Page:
List at least two behavioral deficits and two behavioral excesses.
Once you are done, pick one of your behaviors to write a self-management plan for.
Outline a self-management strategy for the behavior that you chose from your table. This can be a deficit or an excess. The strategy must have the following:
- Target behavior with topographical definition.
- Objective for how you wish to increase or decrease this behavior.
- A support plan consisting of at least one antecedent intervention, one contingency-based aspect (e.g., reinforcement or punishment), a plan for getting extra support if you need it, and how you will evaluate the plan.
(1) Target behavior with topographical definition.
Behaviors fall into a class—they can be topographical or functional. In other words, they look similar (topographical), but function different. In a discussion of behaviors fall into a class, and a behavioral therapist must be very precise regarding the behavior that he or she wants to target. The behavior selecting could be aggression resulting in disruption in class that include (a) hitting, (b) biting and (c) kicking (Behavioral principles, www.uni.edu).
(2) Objective for how you wish to increase or decrease this behavior
Research suggests that punishment for aggressive behavior should be followed by non-aggressive behavior (Bandura, Ross, & S. A. Ross, 1963). According to Bandura et al, if the client is not shown anti-aggressive behavior, the behavior will result in increases in antisocial behavior, delinquency and more aggressiveness. Moreover, children tend to emulate aggressive models more than non-aggressive models. For instance, continued punishment of a behavior may increase the behavior rather than decrease it. In other words, the behavior is reinforced. (Bandura, Ross, & S. A. Ross, 1961). At the outset, the client may initially be interviewed and an assessment made that is designed to: (a) observe and identify the target behavior, and through the collection of data (e.g. time, occurrence, intensity, etc.). The collection of data is focused on measuring internalizing and externalizing behaviors. During the interview, the target behavior is observed [e.g. hitting, kicking, and biting] (Becker, Arnold, & Thomas, 1967).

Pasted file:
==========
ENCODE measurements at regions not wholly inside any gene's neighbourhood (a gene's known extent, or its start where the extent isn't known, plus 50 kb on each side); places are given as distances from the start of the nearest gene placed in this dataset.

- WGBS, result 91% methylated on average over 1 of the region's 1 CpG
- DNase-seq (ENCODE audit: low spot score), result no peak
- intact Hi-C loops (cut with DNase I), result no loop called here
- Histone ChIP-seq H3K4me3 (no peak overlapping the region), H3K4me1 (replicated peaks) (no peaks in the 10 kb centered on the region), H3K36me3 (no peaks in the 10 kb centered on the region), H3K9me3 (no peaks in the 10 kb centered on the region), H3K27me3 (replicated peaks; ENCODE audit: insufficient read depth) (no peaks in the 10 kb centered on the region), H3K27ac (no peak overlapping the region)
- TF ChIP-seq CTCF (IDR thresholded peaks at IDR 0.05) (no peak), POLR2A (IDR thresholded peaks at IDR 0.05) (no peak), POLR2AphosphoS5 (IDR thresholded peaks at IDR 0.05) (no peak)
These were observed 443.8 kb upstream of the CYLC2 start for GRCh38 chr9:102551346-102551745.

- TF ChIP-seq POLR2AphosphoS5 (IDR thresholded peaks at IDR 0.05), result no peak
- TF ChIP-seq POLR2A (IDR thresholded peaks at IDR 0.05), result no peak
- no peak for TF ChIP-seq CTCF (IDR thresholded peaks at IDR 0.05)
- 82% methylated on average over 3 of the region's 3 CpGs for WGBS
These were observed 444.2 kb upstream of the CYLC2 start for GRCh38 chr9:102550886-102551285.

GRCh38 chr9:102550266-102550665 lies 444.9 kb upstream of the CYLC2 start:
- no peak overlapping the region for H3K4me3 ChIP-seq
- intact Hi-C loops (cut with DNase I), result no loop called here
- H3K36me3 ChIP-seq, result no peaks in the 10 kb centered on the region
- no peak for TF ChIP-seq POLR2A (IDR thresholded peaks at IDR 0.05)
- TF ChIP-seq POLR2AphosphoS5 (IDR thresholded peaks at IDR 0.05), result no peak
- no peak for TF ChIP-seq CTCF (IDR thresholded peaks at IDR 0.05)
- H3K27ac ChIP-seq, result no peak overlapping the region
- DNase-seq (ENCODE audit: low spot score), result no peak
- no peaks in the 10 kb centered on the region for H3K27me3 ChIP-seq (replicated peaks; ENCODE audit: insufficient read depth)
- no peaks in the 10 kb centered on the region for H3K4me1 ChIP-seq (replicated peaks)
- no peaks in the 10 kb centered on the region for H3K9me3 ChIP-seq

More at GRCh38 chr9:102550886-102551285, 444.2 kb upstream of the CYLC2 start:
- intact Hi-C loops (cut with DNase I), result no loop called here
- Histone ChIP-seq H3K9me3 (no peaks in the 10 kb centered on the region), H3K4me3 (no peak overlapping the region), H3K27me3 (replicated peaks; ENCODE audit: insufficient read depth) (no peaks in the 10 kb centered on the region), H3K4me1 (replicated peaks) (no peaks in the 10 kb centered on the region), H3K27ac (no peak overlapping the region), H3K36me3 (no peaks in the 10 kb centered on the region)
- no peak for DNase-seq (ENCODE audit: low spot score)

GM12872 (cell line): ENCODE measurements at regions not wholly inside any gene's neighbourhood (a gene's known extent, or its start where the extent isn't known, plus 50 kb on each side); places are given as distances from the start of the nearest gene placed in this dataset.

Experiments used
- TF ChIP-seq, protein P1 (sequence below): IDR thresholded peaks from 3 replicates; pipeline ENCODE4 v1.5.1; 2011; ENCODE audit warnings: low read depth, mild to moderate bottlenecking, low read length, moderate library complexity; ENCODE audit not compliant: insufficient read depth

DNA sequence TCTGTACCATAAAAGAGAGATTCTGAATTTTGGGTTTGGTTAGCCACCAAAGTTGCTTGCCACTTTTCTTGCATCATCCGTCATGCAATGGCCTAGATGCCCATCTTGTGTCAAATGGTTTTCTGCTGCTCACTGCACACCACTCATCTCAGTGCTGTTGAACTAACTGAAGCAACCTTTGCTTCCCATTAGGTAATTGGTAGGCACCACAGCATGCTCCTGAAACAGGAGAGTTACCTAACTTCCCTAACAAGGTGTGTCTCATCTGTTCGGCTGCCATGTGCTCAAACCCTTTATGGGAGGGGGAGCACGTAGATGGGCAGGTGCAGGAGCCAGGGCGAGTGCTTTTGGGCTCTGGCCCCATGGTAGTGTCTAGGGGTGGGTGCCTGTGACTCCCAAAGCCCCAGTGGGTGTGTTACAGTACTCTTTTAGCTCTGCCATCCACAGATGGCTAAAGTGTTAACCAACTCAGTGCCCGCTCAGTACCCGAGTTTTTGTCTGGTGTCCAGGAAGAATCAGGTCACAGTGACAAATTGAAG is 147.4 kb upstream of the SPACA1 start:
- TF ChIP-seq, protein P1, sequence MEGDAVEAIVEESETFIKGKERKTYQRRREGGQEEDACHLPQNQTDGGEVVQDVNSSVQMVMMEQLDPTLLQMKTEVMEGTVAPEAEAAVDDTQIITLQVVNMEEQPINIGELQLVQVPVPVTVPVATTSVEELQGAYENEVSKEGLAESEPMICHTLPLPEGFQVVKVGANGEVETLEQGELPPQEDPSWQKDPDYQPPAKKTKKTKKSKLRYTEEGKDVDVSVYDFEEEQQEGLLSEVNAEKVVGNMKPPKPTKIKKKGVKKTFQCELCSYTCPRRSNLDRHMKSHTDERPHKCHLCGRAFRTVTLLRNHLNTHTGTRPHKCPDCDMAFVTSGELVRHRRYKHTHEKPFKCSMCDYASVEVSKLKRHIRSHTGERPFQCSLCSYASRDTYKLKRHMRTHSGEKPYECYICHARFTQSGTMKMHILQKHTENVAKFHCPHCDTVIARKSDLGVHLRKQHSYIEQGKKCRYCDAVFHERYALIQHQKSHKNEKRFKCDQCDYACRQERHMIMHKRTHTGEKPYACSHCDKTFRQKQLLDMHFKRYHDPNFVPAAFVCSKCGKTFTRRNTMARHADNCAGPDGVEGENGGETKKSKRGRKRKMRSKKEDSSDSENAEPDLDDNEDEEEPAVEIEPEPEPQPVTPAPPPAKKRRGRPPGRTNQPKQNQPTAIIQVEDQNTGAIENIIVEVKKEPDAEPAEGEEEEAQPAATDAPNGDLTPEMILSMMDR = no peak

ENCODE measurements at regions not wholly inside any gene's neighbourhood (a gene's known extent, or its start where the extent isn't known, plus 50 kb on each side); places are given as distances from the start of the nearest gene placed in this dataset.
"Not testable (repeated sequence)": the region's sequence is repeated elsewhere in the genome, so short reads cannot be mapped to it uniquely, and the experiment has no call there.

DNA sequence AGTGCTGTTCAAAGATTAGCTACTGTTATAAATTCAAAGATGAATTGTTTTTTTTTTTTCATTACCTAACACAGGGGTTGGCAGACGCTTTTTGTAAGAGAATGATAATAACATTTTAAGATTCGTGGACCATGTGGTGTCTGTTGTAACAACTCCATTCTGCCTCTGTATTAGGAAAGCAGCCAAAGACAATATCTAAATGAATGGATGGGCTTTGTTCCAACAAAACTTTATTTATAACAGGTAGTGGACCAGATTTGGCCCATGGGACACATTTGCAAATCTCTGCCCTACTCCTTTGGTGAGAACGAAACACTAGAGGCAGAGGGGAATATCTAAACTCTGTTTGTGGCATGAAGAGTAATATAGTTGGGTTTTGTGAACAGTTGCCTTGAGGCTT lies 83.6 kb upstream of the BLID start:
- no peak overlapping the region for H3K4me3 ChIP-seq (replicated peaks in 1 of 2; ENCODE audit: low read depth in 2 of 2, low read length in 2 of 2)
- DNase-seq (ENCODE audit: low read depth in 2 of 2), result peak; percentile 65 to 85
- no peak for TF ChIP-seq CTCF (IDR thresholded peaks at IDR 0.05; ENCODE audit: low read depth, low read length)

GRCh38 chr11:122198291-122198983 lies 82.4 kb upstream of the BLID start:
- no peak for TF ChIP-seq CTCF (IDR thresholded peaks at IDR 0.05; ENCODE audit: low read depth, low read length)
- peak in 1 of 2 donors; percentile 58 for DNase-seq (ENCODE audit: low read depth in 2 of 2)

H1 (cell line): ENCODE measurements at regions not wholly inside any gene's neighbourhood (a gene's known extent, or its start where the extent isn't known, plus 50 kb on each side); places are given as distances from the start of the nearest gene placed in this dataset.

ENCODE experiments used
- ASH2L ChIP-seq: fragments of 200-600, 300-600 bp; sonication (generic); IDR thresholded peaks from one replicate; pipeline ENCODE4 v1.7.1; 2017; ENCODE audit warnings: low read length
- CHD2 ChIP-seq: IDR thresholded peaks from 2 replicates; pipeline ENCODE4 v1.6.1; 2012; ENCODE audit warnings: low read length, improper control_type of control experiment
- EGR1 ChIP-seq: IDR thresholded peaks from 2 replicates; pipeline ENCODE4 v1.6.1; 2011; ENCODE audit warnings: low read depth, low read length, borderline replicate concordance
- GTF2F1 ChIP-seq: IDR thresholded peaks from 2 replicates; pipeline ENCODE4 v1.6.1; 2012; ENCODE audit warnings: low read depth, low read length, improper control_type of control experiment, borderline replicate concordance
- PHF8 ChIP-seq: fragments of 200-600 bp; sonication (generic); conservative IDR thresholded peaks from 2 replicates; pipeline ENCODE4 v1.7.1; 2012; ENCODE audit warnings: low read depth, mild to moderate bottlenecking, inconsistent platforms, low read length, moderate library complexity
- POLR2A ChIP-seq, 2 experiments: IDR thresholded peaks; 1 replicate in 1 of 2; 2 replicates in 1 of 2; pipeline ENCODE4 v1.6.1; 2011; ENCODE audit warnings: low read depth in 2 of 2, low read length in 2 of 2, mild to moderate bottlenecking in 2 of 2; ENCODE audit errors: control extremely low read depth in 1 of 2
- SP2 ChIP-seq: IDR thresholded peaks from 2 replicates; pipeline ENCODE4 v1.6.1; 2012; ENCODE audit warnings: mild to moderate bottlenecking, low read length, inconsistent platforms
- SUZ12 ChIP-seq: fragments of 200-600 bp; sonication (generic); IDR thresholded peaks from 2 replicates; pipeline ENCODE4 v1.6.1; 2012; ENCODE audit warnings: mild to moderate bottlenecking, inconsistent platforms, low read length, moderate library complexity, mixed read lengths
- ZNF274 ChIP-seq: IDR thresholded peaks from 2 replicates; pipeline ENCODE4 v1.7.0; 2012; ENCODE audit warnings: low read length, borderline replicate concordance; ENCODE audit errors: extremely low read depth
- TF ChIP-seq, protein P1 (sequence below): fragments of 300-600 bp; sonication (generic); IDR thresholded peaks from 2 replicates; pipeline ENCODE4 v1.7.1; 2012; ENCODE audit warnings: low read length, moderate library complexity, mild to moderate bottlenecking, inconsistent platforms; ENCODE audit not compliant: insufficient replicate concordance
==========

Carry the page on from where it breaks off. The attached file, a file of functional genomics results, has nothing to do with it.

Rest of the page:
(3) Support plan consisting of at least one antecedent intervention, one contingency-based aspect (e.g., reinforcement or punishment), a plan for getting extra support if you need it, and how you will evaluate the plan.
(A) Individual Incentive Plan
- Interview, Identify (and pinpoint) the problem. The focus of an antecedent intervention is to focus on what it is that you want changed
- Pinpointing the problem helps to delineate the boundaries of the problem.
- It also helps to analyze both the strengths and limitations that can be built upon. The objective is to develop a management program to maximize the students' assets.
- Recording ...
This solution describes behavioral deficits and excesses